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State-level tracking of COVID-19 in the United States

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Title: State-level tracking of COVID-19 in the United States
Authors: Unwin, H
Mishra, S
Bradley, V
Gandy, A
Mellan, T
Coupland, H
Ish-Horowicz, J
Vollmer, M
Whittaker, C
Filippi, S
Xi, X
Monod, M
Ratmann, O
Hutchinson, M
Valka, F
Zhu, H
Hawryluk, I
Milton, P
Ainslie, K
Baguelin, M
Boonyasiri, A
Brazeau, N
Cattarino, L
Cucunuba, Z
Cuomo-Dannenburg, G
Dorigatti, I
Eales, O
Eaton, J
Van Elsland, S
Fitzjohn, R
Gaythorpe, K
Green, W
Hinsley, W
Jeffrey, B
Knock, E
Laydon, D
Lees, J
Nedjati-Gilani, G
Nouvellet, P
Okell, L
Parag, K
Siveroni, I
Thompson, H
Walker, P
Walters, C
Watson, O
Whittles, L
Ghani, A
Ferguson, N
Riley, S
Donnelly, C
Bhatt, S
Flaxman, S
Item Type: Journal Article
Abstract: As of 1st June 2020, the US Centers for Disease Control and Prevention reported 104,232 confirmed or probable COVID-19-related deaths in the US. This was more than twice the number of deaths reported in the next most severely impacted country. We jointly model the US epidemic at the state-level, using publicly available deathdata within a Bayesian hierarchical semi-mechanistic framework. For each state, we estimate the number of individuals that have been infected, the number of individuals that are currently infectious and the time-varying reproduction number (the average number of secondary infections caused by an infected person). We use changes in mobility to capture the impact that non-pharmaceutical interventions and other behaviour changes have on therate of transmission of SARS-CoV-2. We estimate thatRtwas only below one in 23 states on 1st June. We also estimate that 3.7% [3.4%-4.0%] of the total population of the US had been infected, with wide variation between states, and approximately 0.01% of the population was infectious. We demonstrate good 3 week model forecasts of deaths with low error and good coverage of our credible intervals.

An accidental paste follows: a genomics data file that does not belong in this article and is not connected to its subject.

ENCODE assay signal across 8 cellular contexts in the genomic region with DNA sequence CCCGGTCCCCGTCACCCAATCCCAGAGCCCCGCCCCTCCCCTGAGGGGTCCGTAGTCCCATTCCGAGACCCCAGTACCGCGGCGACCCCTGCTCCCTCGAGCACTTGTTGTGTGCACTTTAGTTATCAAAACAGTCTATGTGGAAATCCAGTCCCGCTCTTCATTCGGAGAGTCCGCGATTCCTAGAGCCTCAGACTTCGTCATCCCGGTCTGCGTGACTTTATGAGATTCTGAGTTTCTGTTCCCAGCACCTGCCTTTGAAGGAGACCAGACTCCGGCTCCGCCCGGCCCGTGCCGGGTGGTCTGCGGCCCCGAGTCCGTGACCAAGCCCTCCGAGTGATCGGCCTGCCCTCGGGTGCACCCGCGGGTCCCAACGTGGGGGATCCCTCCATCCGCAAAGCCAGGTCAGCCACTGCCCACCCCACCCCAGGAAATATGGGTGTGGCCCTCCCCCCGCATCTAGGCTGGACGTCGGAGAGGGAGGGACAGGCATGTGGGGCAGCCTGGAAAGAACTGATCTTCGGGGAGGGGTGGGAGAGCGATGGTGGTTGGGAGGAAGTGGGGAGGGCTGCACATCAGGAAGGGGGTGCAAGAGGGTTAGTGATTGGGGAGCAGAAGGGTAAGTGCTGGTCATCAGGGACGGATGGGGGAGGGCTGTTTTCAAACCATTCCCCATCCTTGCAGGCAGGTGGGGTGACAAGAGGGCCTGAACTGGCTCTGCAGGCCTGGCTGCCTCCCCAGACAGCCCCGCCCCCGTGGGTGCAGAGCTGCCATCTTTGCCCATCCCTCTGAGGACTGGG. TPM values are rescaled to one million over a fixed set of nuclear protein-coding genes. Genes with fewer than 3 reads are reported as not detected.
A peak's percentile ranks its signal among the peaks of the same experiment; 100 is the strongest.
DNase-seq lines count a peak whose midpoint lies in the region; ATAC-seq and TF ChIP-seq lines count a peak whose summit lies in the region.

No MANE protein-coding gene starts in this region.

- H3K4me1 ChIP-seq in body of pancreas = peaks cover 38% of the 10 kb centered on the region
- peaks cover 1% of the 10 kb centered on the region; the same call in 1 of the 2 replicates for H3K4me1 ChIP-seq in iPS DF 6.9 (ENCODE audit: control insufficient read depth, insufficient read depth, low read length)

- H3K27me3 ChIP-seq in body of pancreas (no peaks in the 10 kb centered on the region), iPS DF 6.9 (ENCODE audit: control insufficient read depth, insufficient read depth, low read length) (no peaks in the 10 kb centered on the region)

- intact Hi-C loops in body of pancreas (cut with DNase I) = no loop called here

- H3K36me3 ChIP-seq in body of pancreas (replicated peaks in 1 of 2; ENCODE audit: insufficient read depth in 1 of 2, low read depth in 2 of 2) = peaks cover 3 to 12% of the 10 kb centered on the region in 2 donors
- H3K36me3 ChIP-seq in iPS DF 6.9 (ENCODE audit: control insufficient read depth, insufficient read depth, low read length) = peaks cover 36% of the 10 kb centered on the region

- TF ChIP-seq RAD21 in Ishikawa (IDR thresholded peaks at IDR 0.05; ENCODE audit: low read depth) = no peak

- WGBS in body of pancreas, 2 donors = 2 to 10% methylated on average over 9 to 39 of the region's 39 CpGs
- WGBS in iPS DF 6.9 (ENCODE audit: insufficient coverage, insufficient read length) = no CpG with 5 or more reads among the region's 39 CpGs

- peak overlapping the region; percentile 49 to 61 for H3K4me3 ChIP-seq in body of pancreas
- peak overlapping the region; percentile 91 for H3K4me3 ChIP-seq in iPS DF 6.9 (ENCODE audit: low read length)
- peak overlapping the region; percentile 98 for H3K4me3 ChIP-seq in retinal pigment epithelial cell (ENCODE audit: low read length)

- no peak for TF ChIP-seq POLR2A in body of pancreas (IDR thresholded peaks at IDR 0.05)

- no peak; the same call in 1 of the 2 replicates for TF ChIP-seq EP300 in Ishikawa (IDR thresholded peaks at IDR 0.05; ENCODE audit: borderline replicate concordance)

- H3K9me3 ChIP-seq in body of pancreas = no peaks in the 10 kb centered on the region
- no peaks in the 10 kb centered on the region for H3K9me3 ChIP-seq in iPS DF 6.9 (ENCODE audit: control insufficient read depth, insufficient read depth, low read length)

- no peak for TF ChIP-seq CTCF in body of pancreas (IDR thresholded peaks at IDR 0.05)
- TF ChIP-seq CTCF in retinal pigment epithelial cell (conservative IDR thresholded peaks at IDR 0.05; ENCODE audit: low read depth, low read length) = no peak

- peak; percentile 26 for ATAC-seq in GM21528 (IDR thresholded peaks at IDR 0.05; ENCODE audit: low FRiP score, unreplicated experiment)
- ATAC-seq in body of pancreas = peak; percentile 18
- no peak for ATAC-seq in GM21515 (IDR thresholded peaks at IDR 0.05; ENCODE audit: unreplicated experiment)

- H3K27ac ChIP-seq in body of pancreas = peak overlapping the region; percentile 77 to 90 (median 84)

Issue Date: 3-Dec-2020
Date of Acceptance: 15-Oct-2020
URI: http://hdl.handle.net/10044/1/83296
DOI: 10.1038/s41467-020-19652-6
ISSN: 2041-1723
Publisher: Nature Research
Start Page: 1
End Page: 9
Journal / Book Title: Nature Communications
Volume: 11
Issue: 6189
Copyright Statement: © The Author(s) 2020. This article is licensed under a Creative Commons Attribution 4.0 International License, which permits use, sharing, adaptation, distribution and reproduction in any medium or format, as long as you give appropriate credit to the original author(s) and the source, provide a link to the Creative Commons license, and indicate if changes were made. The images or other third party material in this article are included in the article’s Creative Commons license, unless indicated otherwise in a credit line to the material. If material is not included in the article’s Creative Commons license and your intended use is not permitted by statutory regulation or exceeds the permitted use, you will need to obtain permission directly from the copyright holder. To view a copy of this license, visit http://creativecommons.org/licenses/by/4.0/
Sponsor/Funder: Imperial College Healthcare NHS Trust- BRC Funding
The Academy of Medical Sciences
Bill & Melinda Gates Foundation
Medical Research Council (MRC)
Wellcome Trust
Wellcome Trust
Medical Research Council (MRC)
National Institute for Health Research
Medicines for Malaria Venture
Medical Research Council (MRC)
Funder's Grant Number: RDA02
RES- -62388
Keywords: Science & Technology
Multidisciplinary Sciences
Science & Technology - Other Topics
Bayes Theorem
Models, Statistical
United States
Virus Diseases
Virus Diseases
Models, Statistical
Bayes Theorem
United States
Publication Status: Published
Online Publication Date: 2020-12-03
Appears in Collections:Mathematics
Department of Infectious Diseases
Faculty of Medicine
Imperial College London COVID-19
School of Public Health
Faculty of Natural Sciences

This item is licensed under a Creative Commons License Creative Commons